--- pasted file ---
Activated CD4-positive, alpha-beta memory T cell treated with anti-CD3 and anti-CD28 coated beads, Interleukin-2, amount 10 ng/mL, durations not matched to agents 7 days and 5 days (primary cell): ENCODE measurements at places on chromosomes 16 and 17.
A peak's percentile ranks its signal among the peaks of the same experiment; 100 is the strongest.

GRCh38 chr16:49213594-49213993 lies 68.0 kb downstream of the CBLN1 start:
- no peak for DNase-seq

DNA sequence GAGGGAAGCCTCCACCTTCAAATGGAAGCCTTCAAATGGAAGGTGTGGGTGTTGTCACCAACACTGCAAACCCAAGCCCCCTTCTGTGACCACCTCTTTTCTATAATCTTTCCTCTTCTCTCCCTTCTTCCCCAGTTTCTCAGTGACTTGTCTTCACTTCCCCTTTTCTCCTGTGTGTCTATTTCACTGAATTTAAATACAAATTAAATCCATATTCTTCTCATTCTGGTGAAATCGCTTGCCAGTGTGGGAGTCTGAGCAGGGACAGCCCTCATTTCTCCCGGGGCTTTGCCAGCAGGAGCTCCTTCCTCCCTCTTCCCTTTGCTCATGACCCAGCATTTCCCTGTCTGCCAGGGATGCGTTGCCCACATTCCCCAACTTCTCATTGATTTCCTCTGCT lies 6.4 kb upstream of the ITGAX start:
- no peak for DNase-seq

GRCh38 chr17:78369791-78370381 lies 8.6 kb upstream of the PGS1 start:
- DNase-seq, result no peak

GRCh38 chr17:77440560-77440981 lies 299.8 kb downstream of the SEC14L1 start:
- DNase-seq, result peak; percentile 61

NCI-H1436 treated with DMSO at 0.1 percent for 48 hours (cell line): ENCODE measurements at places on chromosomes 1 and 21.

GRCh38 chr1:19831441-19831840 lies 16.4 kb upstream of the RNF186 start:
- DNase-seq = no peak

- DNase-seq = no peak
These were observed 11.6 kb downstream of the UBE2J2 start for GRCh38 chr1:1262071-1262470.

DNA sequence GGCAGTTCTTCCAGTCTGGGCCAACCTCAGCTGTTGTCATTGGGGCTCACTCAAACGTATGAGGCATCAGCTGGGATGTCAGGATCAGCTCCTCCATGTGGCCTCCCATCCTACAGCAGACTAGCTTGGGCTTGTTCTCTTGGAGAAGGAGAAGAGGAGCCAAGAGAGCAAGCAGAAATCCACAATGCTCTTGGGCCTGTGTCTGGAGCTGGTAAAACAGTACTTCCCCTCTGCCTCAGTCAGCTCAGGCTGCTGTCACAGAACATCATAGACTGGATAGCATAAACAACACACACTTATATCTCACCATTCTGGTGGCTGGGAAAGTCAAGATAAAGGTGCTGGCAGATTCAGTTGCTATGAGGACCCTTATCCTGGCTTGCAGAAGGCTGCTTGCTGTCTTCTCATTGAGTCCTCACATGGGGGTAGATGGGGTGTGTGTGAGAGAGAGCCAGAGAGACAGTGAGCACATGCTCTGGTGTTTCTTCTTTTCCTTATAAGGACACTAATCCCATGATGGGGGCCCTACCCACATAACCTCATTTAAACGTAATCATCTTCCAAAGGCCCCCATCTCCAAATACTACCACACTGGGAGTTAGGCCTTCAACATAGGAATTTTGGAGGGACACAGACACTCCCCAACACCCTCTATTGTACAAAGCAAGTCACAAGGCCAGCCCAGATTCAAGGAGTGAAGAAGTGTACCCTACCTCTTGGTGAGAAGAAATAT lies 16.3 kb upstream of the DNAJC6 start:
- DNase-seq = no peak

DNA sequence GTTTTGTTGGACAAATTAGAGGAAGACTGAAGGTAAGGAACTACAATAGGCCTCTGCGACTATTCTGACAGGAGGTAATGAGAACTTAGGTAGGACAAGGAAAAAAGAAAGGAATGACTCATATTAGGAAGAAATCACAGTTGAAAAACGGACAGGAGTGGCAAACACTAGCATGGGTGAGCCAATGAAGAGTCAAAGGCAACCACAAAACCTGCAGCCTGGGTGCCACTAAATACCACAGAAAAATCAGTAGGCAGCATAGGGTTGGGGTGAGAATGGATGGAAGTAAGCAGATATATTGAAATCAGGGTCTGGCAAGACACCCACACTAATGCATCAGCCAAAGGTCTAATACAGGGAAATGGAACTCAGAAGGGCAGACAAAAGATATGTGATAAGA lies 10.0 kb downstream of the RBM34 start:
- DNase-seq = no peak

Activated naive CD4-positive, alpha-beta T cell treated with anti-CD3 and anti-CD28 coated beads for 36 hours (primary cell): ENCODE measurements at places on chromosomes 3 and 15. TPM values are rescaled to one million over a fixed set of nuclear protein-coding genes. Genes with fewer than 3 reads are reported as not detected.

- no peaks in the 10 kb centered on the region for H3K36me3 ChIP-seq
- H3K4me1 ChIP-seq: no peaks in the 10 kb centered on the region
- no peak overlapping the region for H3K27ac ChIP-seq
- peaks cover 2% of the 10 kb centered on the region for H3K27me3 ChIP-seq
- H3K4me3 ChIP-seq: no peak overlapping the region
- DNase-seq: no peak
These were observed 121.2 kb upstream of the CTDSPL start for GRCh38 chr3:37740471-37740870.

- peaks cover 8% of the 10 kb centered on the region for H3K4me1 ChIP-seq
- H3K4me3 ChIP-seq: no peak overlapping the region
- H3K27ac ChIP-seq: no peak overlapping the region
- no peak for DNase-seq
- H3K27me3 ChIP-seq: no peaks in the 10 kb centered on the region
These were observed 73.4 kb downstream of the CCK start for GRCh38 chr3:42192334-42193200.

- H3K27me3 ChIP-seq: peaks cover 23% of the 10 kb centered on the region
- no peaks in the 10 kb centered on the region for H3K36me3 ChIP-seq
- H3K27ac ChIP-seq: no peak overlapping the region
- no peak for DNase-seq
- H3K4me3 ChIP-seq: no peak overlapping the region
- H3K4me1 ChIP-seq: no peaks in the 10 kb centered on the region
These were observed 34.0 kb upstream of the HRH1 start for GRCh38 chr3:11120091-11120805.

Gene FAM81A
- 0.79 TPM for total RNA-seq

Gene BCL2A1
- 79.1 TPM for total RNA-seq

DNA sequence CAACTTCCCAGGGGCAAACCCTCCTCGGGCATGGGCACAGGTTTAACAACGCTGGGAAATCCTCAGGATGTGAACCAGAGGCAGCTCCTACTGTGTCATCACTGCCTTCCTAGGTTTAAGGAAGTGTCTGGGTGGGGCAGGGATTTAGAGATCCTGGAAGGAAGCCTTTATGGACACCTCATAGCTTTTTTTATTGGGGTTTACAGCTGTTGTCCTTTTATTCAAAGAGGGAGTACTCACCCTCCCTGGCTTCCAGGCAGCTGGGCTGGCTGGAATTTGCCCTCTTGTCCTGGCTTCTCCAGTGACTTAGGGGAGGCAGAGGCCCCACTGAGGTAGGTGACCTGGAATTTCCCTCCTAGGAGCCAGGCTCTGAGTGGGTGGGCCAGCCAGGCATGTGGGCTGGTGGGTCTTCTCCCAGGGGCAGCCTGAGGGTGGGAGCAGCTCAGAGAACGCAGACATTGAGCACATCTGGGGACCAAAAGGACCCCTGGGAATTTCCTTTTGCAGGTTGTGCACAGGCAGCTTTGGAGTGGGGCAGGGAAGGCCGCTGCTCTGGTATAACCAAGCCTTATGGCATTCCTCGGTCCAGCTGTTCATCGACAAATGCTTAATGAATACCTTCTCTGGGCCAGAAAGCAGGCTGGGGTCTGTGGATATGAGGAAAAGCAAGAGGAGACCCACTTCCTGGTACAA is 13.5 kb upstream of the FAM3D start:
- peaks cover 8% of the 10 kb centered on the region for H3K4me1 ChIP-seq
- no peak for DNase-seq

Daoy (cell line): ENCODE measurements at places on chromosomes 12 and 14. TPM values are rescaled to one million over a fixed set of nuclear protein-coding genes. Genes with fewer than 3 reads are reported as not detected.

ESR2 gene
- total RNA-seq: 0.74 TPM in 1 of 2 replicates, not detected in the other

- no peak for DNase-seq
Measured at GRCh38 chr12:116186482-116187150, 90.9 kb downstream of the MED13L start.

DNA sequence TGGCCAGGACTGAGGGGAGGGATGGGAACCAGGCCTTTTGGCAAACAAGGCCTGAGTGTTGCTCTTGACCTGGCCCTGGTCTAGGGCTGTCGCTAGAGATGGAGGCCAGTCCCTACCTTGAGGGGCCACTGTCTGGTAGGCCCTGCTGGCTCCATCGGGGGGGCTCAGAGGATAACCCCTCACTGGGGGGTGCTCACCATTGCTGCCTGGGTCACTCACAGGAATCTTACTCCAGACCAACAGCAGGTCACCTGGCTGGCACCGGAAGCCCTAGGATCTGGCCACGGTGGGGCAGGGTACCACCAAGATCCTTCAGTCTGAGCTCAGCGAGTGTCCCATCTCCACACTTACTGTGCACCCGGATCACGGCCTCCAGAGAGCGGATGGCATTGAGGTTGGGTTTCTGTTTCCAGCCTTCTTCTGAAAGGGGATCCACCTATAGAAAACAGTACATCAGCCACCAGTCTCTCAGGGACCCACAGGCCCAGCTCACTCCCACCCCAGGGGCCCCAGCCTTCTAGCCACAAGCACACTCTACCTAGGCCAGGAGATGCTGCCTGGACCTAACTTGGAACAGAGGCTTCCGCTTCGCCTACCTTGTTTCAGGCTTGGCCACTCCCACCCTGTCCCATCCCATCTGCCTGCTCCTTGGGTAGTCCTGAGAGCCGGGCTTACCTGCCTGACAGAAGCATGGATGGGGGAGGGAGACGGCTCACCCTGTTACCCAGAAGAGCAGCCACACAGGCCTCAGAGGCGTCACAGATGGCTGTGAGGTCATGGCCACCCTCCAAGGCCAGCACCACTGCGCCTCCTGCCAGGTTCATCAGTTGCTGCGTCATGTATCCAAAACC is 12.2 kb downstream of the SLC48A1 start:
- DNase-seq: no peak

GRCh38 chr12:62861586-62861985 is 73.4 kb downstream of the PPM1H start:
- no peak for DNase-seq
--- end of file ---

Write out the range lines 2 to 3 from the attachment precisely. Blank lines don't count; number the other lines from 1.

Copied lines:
A peak's percentile ranks its signal among the peaks of the same experiment; 100 is the strongest.

GRCh38 chr16:49213594-49213993 lies 68.0 kb downstream of the CBLN1 start: